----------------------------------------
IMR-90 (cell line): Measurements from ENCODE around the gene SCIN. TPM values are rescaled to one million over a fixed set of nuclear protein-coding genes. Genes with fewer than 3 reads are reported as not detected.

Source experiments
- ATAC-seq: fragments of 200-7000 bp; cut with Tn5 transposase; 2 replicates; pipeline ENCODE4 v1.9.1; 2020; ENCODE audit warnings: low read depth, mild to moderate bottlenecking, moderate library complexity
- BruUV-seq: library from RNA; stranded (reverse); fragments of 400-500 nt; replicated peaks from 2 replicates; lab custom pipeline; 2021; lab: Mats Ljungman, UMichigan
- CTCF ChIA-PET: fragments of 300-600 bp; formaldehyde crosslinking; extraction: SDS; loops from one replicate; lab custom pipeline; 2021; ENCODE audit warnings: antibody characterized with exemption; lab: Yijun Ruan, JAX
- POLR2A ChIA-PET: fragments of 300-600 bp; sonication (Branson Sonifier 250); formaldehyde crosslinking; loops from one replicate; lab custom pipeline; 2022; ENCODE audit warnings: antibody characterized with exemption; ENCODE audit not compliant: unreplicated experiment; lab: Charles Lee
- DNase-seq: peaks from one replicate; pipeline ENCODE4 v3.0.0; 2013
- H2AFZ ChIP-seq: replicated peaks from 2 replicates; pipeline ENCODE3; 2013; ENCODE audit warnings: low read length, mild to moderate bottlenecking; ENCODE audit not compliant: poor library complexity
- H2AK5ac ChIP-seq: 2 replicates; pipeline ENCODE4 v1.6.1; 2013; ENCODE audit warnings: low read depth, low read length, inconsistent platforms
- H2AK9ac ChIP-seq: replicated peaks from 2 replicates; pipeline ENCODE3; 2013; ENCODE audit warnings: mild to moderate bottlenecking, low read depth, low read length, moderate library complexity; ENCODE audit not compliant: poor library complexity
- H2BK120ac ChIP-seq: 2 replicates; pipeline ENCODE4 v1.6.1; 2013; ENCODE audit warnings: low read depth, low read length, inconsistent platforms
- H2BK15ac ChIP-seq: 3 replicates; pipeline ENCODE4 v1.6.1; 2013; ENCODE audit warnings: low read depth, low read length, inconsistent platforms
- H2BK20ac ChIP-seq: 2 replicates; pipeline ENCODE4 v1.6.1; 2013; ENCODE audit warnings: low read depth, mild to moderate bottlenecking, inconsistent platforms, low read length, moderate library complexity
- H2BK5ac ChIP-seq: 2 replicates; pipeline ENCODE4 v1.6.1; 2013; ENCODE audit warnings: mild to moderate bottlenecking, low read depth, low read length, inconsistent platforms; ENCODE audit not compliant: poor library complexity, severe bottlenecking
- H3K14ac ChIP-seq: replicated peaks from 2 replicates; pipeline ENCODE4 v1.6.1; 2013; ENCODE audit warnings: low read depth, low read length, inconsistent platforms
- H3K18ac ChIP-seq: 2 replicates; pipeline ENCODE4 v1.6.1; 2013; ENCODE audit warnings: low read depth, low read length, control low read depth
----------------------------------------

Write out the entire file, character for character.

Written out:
IMR-90 (cell line): Measurements from ENCODE around the gene SCIN. TPM values are rescaled to one million over a fixed set of nuclear protein-coding genes. Genes with fewer than 3 reads are reported as not detected.

Source experiments
- ATAC-seq: fragments of 200-7000 bp; cut with Tn5 transposase; 2 replicates; pipeline ENCODE4 v1.9.1; 2020; ENCODE audit warnings: low read depth, mild to moderate bottlenecking, moderate library complexity
- BruUV-seq: library from RNA; stranded (reverse); fragments of 400-500 nt; replicated peaks from 2 replicates; lab custom pipeline; 2021; lab: Mats Ljungman, UMichigan
- CTCF ChIA-PET: fragments of 300-600 bp; formaldehyde crosslinking; extraction: SDS; loops from one replicate; lab custom pipeline; 2021; ENCODE audit warnings: antibody characterized with exemption; lab: Yijun Ruan, JAX
- POLR2A ChIA-PET: fragments of 300-600 bp; sonication (Branson Sonifier 250); formaldehyde crosslinking; loops from one replicate; lab custom pipeline; 2022; ENCODE audit warnings: antibody characterized with exemption; ENCODE audit not compliant: unreplicated experiment; lab: Charles Lee
- DNase-seq: peaks from one replicate; pipeline ENCODE4 v3.0.0; 2013
- H2AFZ ChIP-seq: replicated peaks from 2 replicates; pipeline ENCODE3; 2013; ENCODE audit warnings: low read length, mild to moderate bottlenecking; ENCODE audit not compliant: poor library complexity
- H2AK5ac ChIP-seq: 2 replicates; pipeline ENCODE4 v1.6.1; 2013; ENCODE audit warnings: low read depth, low read length, inconsistent platforms
- H2AK9ac ChIP-seq: replicated peaks from 2 replicates; pipeline ENCODE3; 2013; ENCODE audit warnings: mild to moderate bottlenecking, low read depth, low read length, moderate library complexity; ENCODE audit not compliant: poor library complexity
- H2BK120ac ChIP-seq: 2 replicates; pipeline ENCODE4 v1.6.1; 2013; ENCODE audit warnings: low read depth, low read length, inconsistent platforms
- H2BK15ac ChIP-seq: 3 replicates; pipeline ENCODE4 v1.6.1; 2013; ENCODE audit warnings: low read depth, low read length, inconsistent platforms
- H2BK20ac ChIP-seq: 2 replicates; pipeline ENCODE4 v1.6.1; 2013; ENCODE audit warnings: low read depth, mild to moderate bottlenecking, inconsistent platforms, low read length, moderate library complexity
- H2BK5ac ChIP-seq: 2 replicates; pipeline ENCODE4 v1.6.1; 2013; ENCODE audit warnings: mild to moderate bottlenecking, low read depth, low read length, inconsistent platforms; ENCODE audit not compliant: poor library complexity, severe bottlenecking
- H3K14ac ChIP-seq: replicated peaks from 2 replicates; pipeline ENCODE4 v1.6.1; 2013; ENCODE audit warnings: low read depth, low read length, inconsistent platforms
- H3K18ac ChIP-seq: 2 replicates; pipeline ENCODE4 v1.6.1; 2013; ENCODE audit warnings: low read depth, low read length, control low read depth